Blessed are the pure in heart, for they will see God (Matthew 5:8).
Thirty-five years ago I first heard, “I’m spiritual but not religious,” from an edgy, lonely young woman bundled up in black. But she said it with an uncharacteristic lilt and wider eyes. The distinction lifted a dark cloud.
Despite a lifetime in church, I resonated. There seemed more room for the Spirit outside church walls where we worry less about whether we belong.
Moreover, I resonated with the implied disappointment with churches that seem more about drawing lines than opening doors. They mute many souls. Some people meet open rejection. More eventually slip away after hearing too much judgment or too little validation of divorced, gay, minority, or otherwise marginalized folks like themselves or dear ones.
“I’m spiritual but not religious.” What a prophetic criticism of churches from which people flee to find a spiritual life.
Ironically, churches alienate so many because of double-mindedness. On one hand, we affirm God’s relentless pursuit of every lost sheep to bring it back into the Shepherd’s loving arms. On the other hand, the church often gives a pious overlay to exclusion based on secular norms.
Witness evangelicals who overidentify with the individual pursuit of wealth at the expense of the poor and disadvantaged. Witness progressives who overidentify with the spiritual cynicism of academia, muting meaningful conversation about faith. In either case, the gospel gets cheapened and watered down. Starving souls go elsewhere for sustenance.
Yet, I still participate in church. Let me go so far as to say that I am spiritual but religious anyway. For the church’s problems don’t stem from being religious but from not being religious enough. Religion insists that reality addresses us personally and invites a personal response. True religion insists that we are all in this together, that we cannot extricate your destiny from mine, that we coexist as neighbors like it or not. Religion hurts people only after we compromise it so much that we forget what it is and who we are.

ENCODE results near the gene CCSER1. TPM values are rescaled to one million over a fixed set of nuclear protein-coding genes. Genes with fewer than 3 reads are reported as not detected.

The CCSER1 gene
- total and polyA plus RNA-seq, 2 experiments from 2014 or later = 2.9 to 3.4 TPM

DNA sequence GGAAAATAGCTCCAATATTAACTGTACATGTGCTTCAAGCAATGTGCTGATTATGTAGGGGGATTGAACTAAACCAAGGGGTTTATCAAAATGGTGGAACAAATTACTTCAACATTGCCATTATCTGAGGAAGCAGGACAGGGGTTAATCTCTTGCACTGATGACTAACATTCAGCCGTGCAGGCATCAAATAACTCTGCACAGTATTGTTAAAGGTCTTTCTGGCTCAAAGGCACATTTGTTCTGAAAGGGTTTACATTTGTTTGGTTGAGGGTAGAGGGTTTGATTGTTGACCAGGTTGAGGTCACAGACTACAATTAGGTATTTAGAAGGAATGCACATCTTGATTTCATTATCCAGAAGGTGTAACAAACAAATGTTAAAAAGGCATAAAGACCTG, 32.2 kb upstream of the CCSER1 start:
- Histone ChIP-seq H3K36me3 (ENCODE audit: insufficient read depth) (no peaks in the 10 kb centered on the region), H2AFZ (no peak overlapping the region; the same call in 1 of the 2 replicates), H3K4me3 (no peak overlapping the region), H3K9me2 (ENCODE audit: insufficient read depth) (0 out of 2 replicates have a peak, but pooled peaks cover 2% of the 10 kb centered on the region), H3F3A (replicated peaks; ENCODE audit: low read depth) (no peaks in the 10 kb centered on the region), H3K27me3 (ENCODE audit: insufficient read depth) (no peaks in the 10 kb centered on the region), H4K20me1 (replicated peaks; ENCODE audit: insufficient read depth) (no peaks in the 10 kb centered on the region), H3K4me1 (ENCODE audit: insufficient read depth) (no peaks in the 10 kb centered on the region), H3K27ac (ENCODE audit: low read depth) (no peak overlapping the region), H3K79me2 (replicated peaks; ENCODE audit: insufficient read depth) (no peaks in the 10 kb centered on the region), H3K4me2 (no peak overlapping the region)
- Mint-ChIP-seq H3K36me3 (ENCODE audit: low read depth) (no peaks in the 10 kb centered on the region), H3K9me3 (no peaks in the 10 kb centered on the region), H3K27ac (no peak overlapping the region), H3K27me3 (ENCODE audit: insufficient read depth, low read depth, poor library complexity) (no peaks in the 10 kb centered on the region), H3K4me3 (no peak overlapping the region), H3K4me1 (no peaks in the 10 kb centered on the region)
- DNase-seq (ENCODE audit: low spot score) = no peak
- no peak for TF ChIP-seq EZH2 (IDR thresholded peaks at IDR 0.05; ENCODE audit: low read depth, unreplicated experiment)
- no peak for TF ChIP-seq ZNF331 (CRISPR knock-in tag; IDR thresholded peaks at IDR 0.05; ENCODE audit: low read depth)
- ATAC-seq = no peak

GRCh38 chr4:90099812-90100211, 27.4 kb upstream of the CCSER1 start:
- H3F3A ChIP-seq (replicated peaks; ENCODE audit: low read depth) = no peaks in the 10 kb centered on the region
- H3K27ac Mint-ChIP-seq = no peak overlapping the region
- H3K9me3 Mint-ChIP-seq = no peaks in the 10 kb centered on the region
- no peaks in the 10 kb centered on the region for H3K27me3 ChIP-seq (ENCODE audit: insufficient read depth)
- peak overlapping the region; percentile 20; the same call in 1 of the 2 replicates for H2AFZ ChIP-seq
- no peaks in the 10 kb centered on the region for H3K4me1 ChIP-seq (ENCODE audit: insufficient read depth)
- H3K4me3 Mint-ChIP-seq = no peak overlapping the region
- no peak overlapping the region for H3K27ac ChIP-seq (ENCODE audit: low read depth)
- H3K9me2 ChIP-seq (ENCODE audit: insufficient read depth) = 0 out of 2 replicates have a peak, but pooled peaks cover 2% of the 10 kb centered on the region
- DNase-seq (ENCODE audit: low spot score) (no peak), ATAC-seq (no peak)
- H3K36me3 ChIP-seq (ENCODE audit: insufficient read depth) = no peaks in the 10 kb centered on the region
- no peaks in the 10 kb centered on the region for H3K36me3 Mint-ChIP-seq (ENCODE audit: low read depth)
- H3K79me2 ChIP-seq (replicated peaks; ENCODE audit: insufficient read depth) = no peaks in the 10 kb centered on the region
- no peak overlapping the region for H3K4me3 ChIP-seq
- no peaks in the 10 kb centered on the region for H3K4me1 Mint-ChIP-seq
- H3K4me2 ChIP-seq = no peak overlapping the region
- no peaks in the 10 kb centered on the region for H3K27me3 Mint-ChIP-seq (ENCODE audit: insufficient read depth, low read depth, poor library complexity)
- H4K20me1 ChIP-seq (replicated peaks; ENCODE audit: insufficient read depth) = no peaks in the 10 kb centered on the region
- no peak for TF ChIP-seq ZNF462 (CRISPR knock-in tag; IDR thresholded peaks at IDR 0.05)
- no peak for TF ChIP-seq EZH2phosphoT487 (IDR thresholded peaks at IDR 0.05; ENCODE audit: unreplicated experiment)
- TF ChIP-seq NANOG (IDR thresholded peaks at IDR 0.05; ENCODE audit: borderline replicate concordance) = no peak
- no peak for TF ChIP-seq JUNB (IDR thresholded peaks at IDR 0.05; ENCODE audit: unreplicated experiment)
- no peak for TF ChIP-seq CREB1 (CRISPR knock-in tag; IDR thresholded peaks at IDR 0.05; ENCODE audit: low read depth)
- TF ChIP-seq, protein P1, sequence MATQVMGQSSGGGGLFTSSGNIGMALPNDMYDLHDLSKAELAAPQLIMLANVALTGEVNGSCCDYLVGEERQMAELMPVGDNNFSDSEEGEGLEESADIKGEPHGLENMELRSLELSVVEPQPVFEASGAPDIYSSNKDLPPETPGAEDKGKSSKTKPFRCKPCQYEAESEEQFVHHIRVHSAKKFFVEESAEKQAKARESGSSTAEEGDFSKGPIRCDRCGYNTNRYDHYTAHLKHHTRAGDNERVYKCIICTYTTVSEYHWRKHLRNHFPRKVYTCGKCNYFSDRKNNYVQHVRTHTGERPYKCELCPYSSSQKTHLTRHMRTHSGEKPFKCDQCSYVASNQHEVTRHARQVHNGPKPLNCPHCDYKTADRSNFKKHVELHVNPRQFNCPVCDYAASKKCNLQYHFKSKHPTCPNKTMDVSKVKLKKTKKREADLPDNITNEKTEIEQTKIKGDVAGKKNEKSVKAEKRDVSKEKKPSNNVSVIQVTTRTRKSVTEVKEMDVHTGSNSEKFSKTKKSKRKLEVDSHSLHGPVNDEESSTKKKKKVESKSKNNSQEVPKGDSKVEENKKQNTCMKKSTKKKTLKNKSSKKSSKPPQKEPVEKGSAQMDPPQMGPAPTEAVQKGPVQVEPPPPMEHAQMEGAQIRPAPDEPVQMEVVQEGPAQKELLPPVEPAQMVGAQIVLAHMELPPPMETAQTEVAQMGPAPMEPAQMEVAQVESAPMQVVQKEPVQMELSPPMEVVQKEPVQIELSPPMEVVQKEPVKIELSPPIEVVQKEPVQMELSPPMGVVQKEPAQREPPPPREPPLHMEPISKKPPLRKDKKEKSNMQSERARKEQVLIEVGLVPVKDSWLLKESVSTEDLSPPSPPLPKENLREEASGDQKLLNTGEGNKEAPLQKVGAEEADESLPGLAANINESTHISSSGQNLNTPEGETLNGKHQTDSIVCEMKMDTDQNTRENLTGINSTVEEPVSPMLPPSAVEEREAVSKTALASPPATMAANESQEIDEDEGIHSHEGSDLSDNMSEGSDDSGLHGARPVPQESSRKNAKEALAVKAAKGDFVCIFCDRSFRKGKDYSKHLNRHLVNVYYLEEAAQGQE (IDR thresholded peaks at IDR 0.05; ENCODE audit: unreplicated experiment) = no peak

Furthermore, I cannot find a problem in religion that I cannot find in my own soul when I look closely enough. I doubt I’m much worse than those who abandon religion and claim spirituality without it. They judge and exclude too. It is all too tempting to project one’s own brokenness on the church and forget to look in the mirror.
If the church as we know it atrophies and dies, folks who fancy themselves spiritual but not religious will replace it with another religion because spirituality cries out for company. Unless their spirituality includes looking within, seeing brokenness and begging for healing, they will only remake flawed religion. But unless the contemporary church looks within and repents, today’s prophetic criticism by the spiritual-but-not-religious will be tomorrow’s post mortem editorial comment.